Let’s return to our trip_welcome() function one more time! Let’s modify our function to give a welcome that is a bit more detailed.

def trip_welcome(): print("Welcome to Tripcademy!") print("Looks like you're going to Times Square today.") trip_welcome()

This will output:

Welcome to Tripcademy! Looks like you're going to Times Square today.

Our function does a really good job of welcoming anyone who is traveling to Times Square but a really poor job if they are going anywhere else. In order for us to make our function a bit more dynamic, we are going to use the concept of function parameters.

Function parameters allow our function to accept data as an input value. We list the parameters a function takes as input between the parentheses of a function ( ).

Here is a function that defines a single parameter:

def my_function(single_parameter) # some code

In the context of our trip_welcome() function, it would look like this:

def trip_welcome(destination): print("Welcome to Tripcademy!") print("Looks like you're going to " + destination + " today.")

In the above example, we define a single parameter called destination and apply it in our function body in the second print statement. We are telling our function it should expect some data passed in for destination that it can apply to any statements in the function body.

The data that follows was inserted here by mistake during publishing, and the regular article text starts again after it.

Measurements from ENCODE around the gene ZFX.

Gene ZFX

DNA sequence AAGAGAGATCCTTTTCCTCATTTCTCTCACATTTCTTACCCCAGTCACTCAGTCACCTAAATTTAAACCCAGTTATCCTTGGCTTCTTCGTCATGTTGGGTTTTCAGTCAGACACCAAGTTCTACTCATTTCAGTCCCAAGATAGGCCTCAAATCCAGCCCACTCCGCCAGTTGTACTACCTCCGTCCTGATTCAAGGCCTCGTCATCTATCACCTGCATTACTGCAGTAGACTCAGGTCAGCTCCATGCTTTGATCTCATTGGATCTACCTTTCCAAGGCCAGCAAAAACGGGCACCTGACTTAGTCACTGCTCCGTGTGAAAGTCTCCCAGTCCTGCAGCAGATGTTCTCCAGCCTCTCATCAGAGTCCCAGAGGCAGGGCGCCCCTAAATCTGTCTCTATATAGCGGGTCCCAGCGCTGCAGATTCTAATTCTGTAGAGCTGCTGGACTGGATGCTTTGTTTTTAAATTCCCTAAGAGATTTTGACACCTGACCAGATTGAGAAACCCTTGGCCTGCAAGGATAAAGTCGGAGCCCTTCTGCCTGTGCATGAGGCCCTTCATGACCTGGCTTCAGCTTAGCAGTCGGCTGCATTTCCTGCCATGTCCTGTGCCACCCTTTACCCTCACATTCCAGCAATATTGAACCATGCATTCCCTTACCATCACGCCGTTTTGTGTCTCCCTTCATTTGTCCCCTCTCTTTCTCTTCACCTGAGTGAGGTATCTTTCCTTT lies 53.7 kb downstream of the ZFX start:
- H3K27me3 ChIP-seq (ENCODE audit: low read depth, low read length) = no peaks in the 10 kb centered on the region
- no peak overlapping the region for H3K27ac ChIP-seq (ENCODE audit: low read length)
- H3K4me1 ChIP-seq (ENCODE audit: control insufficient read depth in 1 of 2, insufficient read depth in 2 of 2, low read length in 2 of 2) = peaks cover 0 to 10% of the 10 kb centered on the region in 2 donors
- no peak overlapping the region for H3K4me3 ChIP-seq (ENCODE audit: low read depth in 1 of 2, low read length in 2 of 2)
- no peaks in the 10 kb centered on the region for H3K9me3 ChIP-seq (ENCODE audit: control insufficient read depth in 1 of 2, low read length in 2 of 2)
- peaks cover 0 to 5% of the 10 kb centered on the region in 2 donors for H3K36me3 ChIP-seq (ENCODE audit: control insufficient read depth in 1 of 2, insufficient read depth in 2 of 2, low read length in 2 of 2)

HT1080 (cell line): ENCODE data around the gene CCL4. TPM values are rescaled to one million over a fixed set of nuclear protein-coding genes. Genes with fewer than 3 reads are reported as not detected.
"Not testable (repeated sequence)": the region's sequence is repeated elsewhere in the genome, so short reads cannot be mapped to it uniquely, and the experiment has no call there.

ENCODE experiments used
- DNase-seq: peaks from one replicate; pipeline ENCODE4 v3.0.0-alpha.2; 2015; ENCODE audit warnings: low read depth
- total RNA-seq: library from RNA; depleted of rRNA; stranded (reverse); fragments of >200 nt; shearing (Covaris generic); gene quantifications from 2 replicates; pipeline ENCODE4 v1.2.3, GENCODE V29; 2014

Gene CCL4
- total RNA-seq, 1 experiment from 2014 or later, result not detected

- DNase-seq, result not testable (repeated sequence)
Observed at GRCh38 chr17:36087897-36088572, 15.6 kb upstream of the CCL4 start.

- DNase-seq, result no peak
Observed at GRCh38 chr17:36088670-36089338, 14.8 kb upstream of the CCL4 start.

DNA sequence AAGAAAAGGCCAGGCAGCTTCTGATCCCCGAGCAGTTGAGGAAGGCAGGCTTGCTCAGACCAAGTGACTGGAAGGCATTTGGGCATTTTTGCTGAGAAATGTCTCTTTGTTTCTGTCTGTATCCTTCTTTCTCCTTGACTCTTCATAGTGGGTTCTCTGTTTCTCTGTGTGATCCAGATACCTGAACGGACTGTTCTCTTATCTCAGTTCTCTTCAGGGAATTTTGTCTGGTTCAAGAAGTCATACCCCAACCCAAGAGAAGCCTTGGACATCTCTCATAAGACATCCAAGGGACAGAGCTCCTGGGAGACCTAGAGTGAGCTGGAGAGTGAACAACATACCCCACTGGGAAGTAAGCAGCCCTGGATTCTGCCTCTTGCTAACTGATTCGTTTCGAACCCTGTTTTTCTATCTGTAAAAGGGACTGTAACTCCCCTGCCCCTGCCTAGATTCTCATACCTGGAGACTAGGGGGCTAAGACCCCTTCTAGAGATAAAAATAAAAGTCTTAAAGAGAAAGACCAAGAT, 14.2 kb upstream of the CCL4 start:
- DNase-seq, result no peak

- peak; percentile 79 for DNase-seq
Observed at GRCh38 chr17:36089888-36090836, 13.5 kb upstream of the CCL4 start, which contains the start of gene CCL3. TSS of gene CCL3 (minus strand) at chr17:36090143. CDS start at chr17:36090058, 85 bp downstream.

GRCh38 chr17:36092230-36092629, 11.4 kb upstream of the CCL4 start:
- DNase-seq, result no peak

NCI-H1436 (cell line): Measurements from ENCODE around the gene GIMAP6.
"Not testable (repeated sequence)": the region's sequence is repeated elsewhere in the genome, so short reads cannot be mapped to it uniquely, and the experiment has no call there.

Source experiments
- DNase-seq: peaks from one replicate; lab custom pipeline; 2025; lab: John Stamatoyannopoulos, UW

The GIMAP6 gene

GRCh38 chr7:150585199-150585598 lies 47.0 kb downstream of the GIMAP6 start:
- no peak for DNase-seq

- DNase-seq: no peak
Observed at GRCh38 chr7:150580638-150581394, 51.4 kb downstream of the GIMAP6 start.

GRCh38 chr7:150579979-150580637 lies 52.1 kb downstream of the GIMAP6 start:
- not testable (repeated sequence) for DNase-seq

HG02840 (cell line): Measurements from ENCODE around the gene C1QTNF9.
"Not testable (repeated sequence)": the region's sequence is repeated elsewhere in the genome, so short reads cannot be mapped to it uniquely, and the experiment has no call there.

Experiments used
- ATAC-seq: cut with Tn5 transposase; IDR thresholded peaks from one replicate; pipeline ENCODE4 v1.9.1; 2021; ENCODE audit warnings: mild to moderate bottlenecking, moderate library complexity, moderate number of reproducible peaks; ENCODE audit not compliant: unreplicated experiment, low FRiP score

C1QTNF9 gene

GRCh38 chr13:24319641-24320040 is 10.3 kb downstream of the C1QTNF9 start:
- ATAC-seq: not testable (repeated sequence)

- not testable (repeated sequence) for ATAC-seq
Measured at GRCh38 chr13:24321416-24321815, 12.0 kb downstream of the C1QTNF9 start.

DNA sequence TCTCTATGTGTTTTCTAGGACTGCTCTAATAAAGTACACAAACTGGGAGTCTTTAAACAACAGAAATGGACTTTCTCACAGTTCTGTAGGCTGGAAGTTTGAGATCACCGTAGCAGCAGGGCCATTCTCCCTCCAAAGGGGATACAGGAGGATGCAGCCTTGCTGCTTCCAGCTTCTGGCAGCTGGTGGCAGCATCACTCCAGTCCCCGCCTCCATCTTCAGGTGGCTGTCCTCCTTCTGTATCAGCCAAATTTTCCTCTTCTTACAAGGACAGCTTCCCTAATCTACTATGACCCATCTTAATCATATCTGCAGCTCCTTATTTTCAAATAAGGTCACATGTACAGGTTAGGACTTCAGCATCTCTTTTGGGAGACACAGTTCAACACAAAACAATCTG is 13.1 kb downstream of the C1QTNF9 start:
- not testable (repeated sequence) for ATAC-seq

But how do we actually use this parameter? Our parameter of destination is used by passing in an argument to the function when we call it.

trip_welcome("Times Square")

This would output:

Welcome to Tripcademy! Looks like you're going to Times Square today.

To summarize, here is a quick breakdown of the distinction between a parameter and an argument:

  • The parameter is the name defined in the parenthesis of the function and can be used in the function body.

A function definition in Python

  • The argument is the data that is passed in when we call the function and assigned to the parameter name.

Calling a function with a specific value like trip_welcome("Empire State Building")

Let’s write a function with parameters and call the function with an argument to see it all in action!



We want to create a program that allows our users to generate the directions for their upcoming trip!

Create a function called generate_trip_instructions() that defines one parameter called location.

Note: Since we did not define any code in our function yet, we will receive an error in our output terminal. Don’t worry, we will be filling in the code in the next step.


generate_trip_instructions() should print out the following:

Looks like you are planning a trip to visit <location>

Where <location> will represent the location parameter.


generate_trip_instructions() should also let our users know they can reach their location using public transit.

Let’s have generate_trip_instructions()also print out the following on a new line:

You can use the public subway system to get to <location>

Where <location> will represent the location parameter.


Time for some greenery! Let’s see what happens when we call the function and input the argument "Central Park", a backyard wonder in the heart of New York City.


The day trip is over and we need to get back to the train station to head home. Change the argument to "Grand Central Station" and call the function again.

What changed in the output?

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